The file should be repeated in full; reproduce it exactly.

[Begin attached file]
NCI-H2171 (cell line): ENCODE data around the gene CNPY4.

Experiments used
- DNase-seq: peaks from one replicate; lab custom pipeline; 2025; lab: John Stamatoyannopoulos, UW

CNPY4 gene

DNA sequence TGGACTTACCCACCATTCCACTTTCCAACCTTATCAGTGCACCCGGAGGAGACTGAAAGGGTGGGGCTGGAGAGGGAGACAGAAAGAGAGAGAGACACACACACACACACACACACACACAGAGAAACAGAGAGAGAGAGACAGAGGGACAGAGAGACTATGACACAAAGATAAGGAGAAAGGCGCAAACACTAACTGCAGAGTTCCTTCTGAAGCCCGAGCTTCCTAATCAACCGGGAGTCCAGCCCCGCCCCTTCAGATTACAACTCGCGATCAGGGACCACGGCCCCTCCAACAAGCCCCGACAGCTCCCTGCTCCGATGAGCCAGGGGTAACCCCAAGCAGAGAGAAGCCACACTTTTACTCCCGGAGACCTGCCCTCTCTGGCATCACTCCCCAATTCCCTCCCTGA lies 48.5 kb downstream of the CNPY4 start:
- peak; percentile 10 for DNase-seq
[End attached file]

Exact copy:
NCI-H2171 (cell line): ENCODE data around the gene CNPY4.

Experiments used
- DNase-seq: peaks from one replicate; lab custom pipeline; 2025; lab: John Stamatoyannopoulos, UW

CNPY4 gene

DNA sequence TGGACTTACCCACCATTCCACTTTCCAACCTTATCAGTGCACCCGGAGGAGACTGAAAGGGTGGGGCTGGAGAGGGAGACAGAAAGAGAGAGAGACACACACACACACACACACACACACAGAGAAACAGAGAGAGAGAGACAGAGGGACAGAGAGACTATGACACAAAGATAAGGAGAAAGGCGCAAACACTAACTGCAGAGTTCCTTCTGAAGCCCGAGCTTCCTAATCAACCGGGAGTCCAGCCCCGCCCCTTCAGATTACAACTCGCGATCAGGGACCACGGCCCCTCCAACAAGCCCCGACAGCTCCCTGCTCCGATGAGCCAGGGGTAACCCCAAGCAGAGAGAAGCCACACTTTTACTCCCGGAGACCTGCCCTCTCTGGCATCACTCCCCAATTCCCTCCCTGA lies 48.5 kb downstream of the CNPY4 start:
- peak; percentile 10 for DNase-seq